The FCA stands for Financial Conduct Authority. The FCA is an independent entity and works to ensure that consumers get a fair deal. To do this they regulate all businesses within the financial services industry to ensure that they’re all working to a high standard.

 What do the FCA regulate?

Any third party provider that is authorised by the FCA to use Open Banking connections have had their business plan, risks, budgets, resources, systems, controls and staff independently reviewed. The FCA hold all financial businesses in the UK to the same standards.

“How to search for a regulated business in the FCA register

To check whether a third party is FCA regulated you’ll need to search for a business within the FCA register.

Let’s use OpenWrks as an example.

Firstly, go to the FCA register. It’s here you’ll be able to search the name of the business you’re considering using an Open Banking connection with. Enter the name of the business into the search bar and click ‘Search the Register’.

In the example of OpenWrks, you’d input ‘OpenWrks’.

You’ll then be presented with our status and reference number along with information on regulators, permissions and trading/brand names.

For OpenWrks, because it is a trading name of our limited business Business Finance Technology Group, you’ll be presented with this page. In the ‘Trading/ brand names’ drop down you’ll find reference to OpenWrks.

If you’re unable to find the business you’re looking for within the FCA register, firstly check that you’ve spelt the name correctly. Secondly, if you can find their FCA number on their website try searching for that. But if you still can’t find the business then they aren’t regulated by the FCA and you should not go through an Open Banking connection with that business.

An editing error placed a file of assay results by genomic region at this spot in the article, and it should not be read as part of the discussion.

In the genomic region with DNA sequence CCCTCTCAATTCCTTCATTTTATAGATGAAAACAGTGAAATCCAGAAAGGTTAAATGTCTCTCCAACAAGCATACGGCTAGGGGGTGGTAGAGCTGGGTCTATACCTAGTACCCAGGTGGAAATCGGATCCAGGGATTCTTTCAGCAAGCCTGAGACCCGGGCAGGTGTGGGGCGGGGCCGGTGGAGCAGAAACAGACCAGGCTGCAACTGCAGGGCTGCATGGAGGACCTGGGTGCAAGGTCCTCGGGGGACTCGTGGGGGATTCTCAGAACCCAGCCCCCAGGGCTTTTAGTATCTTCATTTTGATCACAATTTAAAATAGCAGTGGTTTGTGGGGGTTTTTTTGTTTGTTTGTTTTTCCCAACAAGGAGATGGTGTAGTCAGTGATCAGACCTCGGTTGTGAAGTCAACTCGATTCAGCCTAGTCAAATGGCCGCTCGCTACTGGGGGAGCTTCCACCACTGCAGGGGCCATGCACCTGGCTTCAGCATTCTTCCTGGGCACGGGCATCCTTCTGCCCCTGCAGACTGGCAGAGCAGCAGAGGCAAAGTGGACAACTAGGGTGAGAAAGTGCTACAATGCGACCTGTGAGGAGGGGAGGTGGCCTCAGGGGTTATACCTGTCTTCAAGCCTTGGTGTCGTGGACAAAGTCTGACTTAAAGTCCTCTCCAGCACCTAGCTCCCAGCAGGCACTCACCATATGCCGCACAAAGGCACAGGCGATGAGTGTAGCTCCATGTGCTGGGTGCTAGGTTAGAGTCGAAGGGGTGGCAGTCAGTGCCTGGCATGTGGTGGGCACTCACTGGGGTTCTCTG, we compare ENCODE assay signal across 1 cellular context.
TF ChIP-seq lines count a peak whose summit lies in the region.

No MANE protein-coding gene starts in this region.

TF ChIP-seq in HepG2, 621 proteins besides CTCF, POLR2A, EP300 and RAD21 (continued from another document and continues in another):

Dangers of screen scraping

Before Open Banking was implemented, and still to this day, some financial services firms have been using ‘screen scraping’ to start providing their customers with some of the financial tools that Open Banking will unlock.

This way of accessing financial data leaves people vulnerable to fraud as they need to supply the service provider with all of their online banking login details, so that provider can log into the customers account and scrape the data.  

The FCA and bank account providers do not condone the use of screen scraping technology to provide financial services or tools and in 2019 the use of screen scraping will be banned in the United Kingdom.

Chapter 1

Who's who?

Everything you need to know about Open Banking.

Chapter 2

How we got here

Way back in 2013 The Competition and Markets Authority (CMA) started a review of the UK retail banking industry and financial...

Chapter 3

Who are the participating banks

9 UK based banks were ordered to create Open Banking APIs. These participating banks are referred to as the CMA9.

Chapter 4

How secure is Open Banking?

Open Banking is very secure - as secure as your online banking. The Open Banking API endpoints have been built by the banks...

Chapter 5

What data will be shared?

The information that you choose to share through Open Banking will vary depending on the service that you want to receive.

Chapter 6

How do I provide or remove permissions?

Your online banking is the only place where you can control who has permission to see your bank account and for what purpose.

Chapter 7

What does AISP & PISP mean?

To be fully authorised through PSD2 to use the Open Banking APIs businesses have to be registered as either an AISP or PISP.

Chapter 8

Quickfire Open Banking FAQs

All your questions answered in our quick fire Open Banking FAQs.

Chapter 9

Open Banking jargon dictionary

Our Open Banking jargon dictionary has been put together to translate acronyms and keywords into simple terms.